Date of Award
Doctor of Philosophy in Business Administration
Fun is associated with experiences that provide pleasure, enjoyment, and entertainment, and has been linked to the desire to explore, learn new skills, and meet new people (Reis, O’Keefe, Lane, 2017). Engaging in fun activities brings us pleasure, recreation and often elicits feelings of ecstasy, liberation, and flow (Oh, 2020). Fun offers us a way to separate ourselves from the stresses of everyday life and allows individuals to recharge and refocus (Kennedy, 2021). Therefore, we often seek it out through the vacations we take, the friendships and partnerships we make, and even the products we buy, and the brands we favor.
This dissertation is divided into three chapters. Chapter 1 provides an introduction that explains how the essays are related and provides an interdisciplinary background on fun. The second chapter explores the specific dimensions of fun as they appear in marketing appeals. A new dimension of fun, extreme fun, is identified, and fun appeals are linked to brand attitudes, emotional brand attachment and social media sharing (virality). The third chapter builds on existing behavior change models to outline a behavior change framework that incorporates the use of positive and negative affect, self-interest, values, and social identification. Chapter three reports the results of a test that compares whether fun (vs informative) marketing communications impact consumer engagement in eco-friendly shopping behavior over time.
Specifically, this dissertation first aims to uncover and understand the differential effects of distinct dimensions of marketing appeals (Chapter 2: Study 1) by examining what activities and actions portrayed in marketing appeals signal fun to consumers. In this exploratory process, dimensions of fun identified in the extant literature (hedonic engagement and feelings of liberation) are refined and reconceptualized as flow fun and shared fun, and a novel dimension of fun – extreme fun – is revealed. Further, this dissertation illuminates the effects of these dimensions of fun on three key marketing communications outcomes: virality (social media sharing), brand attitudes, and emotional brand attachment (Chapter 2: Study 2). The results suggest that continued efforts to understand the unique dimensions of fun appeals offers can improve the effectiveness of marketing communications.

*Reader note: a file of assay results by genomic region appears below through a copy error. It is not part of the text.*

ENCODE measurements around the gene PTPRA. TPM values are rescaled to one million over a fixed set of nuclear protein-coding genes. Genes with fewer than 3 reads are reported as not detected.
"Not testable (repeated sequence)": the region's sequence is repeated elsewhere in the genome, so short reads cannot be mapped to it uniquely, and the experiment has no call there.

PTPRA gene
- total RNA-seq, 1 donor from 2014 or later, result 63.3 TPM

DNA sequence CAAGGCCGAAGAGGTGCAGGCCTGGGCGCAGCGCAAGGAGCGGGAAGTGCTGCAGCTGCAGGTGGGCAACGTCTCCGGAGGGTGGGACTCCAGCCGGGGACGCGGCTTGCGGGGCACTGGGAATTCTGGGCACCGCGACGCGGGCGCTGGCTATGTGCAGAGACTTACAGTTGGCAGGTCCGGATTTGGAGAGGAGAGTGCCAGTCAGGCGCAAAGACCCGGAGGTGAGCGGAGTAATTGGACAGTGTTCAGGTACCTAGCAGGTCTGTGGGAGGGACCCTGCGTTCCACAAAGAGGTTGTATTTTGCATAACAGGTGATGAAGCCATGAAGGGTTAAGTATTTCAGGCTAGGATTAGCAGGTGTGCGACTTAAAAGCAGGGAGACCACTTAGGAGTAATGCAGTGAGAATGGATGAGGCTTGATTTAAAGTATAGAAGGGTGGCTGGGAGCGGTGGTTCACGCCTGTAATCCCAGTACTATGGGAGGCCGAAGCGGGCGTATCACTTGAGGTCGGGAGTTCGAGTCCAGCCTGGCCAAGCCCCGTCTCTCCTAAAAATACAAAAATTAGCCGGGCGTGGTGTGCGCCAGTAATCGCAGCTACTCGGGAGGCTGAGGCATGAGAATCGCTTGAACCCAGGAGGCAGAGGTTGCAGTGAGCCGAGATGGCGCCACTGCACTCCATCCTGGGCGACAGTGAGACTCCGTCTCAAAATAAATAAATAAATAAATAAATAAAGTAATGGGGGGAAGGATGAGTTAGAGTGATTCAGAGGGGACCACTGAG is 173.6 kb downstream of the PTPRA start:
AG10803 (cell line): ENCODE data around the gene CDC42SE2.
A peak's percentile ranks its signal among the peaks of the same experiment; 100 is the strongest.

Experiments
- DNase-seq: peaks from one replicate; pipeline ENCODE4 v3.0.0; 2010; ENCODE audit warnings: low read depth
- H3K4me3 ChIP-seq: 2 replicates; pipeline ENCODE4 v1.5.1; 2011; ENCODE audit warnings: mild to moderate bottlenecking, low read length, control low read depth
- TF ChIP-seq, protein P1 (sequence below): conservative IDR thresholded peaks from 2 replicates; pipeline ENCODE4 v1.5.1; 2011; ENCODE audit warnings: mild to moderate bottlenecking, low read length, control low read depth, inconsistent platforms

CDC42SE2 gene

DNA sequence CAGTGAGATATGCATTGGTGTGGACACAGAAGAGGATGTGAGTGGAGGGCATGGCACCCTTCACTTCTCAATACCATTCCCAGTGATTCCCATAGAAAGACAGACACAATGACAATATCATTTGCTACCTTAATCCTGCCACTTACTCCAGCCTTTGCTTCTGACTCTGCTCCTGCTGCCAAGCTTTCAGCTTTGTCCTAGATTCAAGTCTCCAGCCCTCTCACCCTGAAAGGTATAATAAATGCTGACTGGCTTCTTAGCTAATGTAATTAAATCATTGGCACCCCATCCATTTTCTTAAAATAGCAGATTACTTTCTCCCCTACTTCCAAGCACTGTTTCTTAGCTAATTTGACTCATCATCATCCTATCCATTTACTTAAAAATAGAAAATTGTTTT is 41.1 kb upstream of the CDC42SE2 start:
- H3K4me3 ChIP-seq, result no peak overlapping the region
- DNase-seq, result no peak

Additionally, this dissertation proposes fun appeals as an intervention within a behavior change model that encourages consumers to engage in eco-friendly shopping behaviors (Chapter 3). Eco-friendly shopping behavior is the process by which consumers take conscious and intentional actions to manage their impact on the environment through their purchases. It involves intentionally selecting goods and services that are manufactured and packaged using environmentally friendly materials, use less energy and resources to make and ship, and/or have little to no adverse effects on the environment over the course of their whole life cycle. A product’s potential to be recycled, is biodegradable, and/or whether or not it contains hazardous chemicals or contributes to greenhouse gas emissions are all factors that consumers may consider while engaging in eco-friendly shopping behavior. The longitudinal study evaluates the differential impact of fun (vs. information) appeals on green values, self-interest, social identification, and eco-friendly shopping behavior over time.
Khan, Tracy Amanda, "FUN IN MARKETING COMMUNICATIONS AND IMPLICATIONS FOR CONSUMER BEHAVIOR CHANGE" (2023). Open Access Dissertations. Paper 1498.
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